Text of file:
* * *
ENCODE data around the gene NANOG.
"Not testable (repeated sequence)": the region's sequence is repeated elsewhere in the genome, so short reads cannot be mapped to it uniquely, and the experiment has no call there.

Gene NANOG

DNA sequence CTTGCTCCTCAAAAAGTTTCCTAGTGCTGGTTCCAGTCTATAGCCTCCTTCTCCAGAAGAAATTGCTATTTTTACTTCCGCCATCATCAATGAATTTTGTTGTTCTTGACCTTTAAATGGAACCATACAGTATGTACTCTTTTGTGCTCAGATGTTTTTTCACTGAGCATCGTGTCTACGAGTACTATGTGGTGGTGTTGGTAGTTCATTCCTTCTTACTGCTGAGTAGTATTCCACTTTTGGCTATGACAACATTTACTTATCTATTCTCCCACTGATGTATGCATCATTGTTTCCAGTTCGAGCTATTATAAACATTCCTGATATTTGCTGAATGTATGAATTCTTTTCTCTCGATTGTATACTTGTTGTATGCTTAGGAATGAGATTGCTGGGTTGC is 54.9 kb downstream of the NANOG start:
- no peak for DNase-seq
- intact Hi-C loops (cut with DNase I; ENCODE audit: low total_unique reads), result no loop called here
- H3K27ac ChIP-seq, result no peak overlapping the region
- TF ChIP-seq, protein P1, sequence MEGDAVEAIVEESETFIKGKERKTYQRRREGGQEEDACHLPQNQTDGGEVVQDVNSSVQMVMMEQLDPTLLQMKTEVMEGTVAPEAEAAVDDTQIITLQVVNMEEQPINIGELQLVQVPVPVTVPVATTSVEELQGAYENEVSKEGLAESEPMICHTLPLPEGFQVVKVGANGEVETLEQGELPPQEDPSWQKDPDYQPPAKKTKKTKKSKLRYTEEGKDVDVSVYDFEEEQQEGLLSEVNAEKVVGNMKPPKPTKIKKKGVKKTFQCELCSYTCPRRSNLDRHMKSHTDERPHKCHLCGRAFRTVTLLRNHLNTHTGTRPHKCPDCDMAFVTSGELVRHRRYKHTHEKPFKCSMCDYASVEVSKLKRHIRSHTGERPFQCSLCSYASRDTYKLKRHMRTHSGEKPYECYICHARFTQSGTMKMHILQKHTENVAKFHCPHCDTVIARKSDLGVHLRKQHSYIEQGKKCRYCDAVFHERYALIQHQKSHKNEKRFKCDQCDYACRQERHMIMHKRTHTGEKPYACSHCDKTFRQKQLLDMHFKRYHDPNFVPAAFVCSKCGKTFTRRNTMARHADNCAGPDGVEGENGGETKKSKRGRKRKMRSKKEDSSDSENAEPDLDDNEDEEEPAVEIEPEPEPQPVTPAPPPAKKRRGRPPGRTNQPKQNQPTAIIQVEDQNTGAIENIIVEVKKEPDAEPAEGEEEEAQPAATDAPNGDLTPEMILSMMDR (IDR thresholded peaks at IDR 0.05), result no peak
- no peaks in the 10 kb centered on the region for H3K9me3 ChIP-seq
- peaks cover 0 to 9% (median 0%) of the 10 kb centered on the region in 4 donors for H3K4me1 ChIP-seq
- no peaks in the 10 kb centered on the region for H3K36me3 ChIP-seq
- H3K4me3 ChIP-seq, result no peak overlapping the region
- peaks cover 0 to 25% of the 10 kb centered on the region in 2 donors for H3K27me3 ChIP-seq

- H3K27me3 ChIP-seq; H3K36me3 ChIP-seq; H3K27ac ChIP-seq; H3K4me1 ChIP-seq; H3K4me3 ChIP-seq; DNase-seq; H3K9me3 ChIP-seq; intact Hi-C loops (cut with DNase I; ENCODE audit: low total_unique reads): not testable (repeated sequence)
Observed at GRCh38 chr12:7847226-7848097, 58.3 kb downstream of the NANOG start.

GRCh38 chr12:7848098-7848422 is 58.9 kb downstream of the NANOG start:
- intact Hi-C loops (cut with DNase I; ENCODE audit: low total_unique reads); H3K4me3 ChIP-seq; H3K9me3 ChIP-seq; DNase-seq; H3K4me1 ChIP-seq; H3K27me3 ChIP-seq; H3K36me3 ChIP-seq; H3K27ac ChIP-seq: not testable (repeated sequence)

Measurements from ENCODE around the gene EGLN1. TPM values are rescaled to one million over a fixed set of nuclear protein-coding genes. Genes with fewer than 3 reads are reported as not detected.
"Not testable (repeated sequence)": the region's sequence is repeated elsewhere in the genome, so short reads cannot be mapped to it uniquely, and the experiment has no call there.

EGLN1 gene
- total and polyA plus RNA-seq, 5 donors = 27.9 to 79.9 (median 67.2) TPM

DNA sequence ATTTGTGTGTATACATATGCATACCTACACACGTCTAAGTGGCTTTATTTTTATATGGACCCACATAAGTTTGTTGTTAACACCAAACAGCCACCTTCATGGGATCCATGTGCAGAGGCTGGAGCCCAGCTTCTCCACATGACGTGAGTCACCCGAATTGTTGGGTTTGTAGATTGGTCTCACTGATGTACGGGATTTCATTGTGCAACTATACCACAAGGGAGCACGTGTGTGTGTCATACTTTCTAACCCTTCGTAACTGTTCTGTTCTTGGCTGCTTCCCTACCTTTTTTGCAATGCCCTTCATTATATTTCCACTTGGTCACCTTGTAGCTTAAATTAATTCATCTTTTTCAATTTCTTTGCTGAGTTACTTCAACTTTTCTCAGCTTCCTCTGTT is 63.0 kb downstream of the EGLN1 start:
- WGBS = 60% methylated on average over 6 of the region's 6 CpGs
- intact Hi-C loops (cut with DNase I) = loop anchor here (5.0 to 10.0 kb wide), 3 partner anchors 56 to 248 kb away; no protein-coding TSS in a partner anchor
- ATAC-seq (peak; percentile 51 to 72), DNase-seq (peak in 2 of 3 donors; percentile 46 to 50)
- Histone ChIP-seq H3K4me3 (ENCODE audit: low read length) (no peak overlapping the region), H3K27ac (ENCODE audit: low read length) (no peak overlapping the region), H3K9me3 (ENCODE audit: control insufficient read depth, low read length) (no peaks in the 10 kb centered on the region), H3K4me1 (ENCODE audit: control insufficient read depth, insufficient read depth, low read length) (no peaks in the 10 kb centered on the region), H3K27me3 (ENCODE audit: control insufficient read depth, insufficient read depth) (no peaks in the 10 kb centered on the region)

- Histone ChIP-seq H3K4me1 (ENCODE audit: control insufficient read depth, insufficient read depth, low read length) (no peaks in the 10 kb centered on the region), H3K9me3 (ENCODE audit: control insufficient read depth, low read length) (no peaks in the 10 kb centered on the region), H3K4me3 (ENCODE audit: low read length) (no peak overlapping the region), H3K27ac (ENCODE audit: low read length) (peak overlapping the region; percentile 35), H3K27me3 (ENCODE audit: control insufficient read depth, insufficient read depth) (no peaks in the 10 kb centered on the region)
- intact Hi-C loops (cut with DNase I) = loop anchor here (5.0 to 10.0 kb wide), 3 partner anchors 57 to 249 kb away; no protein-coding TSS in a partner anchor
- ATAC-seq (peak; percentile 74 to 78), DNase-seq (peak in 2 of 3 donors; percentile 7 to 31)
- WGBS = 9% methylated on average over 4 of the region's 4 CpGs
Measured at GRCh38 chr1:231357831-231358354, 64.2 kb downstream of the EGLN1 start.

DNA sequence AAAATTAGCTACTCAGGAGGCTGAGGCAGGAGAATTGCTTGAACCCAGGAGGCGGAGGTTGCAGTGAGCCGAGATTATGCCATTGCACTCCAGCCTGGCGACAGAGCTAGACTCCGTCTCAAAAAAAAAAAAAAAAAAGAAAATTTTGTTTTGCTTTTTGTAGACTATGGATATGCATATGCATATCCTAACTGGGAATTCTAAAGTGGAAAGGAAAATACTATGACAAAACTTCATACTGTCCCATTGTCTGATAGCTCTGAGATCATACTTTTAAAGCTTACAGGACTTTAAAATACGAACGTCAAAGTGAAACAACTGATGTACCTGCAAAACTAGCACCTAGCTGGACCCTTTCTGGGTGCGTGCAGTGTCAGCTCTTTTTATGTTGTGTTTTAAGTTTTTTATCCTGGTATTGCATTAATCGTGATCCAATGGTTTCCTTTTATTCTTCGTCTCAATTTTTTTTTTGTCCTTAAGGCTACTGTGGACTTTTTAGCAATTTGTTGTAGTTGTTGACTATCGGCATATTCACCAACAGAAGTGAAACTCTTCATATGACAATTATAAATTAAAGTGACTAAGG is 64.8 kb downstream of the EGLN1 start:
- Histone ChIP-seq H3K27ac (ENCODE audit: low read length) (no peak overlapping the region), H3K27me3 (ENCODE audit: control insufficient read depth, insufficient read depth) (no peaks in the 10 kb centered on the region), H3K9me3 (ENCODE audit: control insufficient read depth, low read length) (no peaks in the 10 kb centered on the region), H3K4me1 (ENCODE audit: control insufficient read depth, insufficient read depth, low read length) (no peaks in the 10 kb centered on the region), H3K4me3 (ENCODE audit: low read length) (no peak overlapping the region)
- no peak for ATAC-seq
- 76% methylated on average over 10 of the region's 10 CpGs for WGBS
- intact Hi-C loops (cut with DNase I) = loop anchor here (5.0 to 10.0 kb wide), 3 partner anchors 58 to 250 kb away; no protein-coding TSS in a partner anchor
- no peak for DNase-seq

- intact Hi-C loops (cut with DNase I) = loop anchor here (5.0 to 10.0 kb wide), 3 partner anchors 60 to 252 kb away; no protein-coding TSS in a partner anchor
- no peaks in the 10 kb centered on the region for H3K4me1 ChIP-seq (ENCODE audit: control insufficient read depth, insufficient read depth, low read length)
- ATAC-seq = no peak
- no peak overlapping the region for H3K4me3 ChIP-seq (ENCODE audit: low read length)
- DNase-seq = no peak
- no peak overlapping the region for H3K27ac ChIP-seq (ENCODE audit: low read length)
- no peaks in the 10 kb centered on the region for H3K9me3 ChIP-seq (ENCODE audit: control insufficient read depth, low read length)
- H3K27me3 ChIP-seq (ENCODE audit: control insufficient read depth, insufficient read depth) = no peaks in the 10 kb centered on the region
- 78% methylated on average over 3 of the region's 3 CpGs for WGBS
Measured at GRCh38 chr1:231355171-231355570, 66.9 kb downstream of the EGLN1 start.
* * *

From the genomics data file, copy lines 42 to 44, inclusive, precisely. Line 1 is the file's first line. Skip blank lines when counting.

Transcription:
- DNase-seq = no peak
- no peak overlapping the region for H3K27ac ChIP-seq (ENCODE audit: low read length)
- no peaks in the 10 kb centered on the region for H3K9me3 ChIP-seq (ENCODE audit: control insufficient read depth, low read length)